When the Internet was originally planned 30 years ago, it was assumed around four billion sites would serve the world via the Internet. As a result only 700 million separate addresses remain for allocation on the present network.
Now, all internet users will need to be connected to a new platform, called the Internet Protocol 6 to be able to access the 340 trillion- trillion-trillion new addresses needed to connect both the users as well as remote sensor devices which is necessary for most services in people's lives.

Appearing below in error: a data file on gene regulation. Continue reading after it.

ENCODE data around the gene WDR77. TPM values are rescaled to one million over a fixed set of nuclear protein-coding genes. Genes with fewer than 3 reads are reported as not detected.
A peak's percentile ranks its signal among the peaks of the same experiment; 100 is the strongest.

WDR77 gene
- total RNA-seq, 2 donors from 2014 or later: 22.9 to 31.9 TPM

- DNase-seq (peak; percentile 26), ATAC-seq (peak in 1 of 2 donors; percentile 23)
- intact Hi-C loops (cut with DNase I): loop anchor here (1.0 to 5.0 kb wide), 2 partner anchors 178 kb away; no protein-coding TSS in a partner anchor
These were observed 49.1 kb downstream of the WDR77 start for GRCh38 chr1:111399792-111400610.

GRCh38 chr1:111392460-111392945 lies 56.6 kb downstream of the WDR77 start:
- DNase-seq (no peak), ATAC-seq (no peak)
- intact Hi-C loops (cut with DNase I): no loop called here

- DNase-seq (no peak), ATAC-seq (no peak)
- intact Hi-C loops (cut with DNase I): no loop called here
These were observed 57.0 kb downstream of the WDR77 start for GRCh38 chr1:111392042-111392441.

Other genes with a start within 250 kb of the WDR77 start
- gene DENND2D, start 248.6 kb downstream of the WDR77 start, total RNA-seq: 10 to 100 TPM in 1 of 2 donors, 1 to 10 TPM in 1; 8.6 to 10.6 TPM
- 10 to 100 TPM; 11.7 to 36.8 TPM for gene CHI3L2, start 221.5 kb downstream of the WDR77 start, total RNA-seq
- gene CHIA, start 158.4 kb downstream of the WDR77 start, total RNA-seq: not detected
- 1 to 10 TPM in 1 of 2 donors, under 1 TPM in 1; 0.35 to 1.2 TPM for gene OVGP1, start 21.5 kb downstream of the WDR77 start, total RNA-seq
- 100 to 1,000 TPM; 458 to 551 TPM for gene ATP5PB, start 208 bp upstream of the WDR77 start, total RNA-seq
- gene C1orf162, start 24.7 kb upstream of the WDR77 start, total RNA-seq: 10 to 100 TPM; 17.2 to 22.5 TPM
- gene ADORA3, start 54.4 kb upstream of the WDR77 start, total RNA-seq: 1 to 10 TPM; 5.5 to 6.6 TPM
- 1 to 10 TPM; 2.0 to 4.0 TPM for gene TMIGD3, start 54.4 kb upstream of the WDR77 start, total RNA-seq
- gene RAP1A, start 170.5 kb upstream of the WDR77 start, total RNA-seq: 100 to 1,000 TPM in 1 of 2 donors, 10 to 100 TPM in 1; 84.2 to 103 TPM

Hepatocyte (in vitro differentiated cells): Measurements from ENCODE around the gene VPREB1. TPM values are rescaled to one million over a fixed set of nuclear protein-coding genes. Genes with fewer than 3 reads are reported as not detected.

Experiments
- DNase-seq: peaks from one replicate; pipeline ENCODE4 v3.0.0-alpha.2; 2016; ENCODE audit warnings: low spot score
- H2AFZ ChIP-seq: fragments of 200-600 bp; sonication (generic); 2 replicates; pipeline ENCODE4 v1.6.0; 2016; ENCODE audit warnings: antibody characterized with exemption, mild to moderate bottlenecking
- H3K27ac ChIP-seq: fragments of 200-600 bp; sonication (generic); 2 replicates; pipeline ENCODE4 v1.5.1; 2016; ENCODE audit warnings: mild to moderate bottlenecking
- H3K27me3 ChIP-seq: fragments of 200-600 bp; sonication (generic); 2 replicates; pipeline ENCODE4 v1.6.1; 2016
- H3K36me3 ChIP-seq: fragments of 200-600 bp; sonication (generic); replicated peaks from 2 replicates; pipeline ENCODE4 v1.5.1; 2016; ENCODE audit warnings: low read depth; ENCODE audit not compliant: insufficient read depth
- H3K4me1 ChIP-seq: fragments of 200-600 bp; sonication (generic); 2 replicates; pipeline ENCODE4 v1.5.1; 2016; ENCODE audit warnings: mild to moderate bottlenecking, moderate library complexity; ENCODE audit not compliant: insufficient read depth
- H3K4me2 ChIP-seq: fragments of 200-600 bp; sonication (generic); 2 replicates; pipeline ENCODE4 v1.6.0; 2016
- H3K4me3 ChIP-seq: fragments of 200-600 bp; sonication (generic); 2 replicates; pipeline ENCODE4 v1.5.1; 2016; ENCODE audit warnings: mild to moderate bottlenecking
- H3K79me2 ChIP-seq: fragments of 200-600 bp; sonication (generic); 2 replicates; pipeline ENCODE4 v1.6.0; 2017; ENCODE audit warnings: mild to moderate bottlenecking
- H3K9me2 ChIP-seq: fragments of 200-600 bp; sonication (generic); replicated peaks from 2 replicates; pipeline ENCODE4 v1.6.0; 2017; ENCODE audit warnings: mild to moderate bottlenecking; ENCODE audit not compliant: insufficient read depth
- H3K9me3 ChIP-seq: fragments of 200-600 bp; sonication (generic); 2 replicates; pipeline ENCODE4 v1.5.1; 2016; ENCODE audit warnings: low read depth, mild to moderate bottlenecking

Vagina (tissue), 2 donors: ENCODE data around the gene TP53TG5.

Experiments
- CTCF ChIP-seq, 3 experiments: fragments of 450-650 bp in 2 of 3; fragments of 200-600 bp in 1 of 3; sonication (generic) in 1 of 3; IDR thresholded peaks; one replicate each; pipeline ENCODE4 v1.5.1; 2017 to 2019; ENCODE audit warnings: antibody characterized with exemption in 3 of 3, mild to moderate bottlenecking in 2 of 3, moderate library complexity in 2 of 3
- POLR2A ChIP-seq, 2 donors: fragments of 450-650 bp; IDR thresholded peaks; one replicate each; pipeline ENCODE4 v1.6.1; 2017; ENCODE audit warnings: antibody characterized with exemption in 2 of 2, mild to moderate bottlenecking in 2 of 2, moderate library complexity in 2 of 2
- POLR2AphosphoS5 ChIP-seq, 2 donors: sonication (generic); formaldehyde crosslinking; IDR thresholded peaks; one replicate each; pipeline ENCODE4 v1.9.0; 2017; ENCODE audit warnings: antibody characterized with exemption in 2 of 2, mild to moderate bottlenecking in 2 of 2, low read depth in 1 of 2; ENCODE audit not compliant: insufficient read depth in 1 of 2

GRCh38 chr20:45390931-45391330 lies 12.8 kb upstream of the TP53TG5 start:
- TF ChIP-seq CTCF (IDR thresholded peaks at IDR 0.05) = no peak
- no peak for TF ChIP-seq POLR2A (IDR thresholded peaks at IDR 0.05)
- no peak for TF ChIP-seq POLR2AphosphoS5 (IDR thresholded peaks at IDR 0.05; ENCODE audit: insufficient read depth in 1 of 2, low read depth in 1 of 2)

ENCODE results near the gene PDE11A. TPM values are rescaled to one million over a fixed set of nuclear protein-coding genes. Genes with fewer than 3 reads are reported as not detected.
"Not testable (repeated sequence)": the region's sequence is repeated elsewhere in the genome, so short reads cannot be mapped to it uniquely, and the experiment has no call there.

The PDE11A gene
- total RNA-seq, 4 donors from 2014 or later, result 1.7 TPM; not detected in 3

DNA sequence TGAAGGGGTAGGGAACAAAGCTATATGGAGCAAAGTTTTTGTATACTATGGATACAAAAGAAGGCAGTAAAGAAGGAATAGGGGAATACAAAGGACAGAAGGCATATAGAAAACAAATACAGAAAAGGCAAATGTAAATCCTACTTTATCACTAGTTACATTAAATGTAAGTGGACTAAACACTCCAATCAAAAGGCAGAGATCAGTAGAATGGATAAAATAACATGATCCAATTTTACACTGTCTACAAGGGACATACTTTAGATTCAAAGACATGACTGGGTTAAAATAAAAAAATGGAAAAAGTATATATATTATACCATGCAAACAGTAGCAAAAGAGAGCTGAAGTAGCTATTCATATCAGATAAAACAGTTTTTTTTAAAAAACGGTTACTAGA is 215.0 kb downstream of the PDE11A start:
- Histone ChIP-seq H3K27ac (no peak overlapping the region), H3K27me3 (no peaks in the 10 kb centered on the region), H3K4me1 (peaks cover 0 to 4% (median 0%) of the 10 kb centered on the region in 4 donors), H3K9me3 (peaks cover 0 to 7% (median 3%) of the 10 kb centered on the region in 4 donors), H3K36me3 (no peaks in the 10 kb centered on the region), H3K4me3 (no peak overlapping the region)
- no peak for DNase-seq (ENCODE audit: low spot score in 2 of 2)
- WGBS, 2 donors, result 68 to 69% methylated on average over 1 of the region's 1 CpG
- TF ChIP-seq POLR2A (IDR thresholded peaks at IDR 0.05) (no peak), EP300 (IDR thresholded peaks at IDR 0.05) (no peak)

"IPv6 provides more addresses in cyberspace than there are grains of sands on the world's beaches," said Viviane Reding, EU Commissioner for the Information Society, The Australian reports.
This situation will either be deemed a crisis or simply a challenge. A shortfall in addresses would stifle networking of small and simple devices for energy management for lighting, intelligent building systems and remote-control sensors.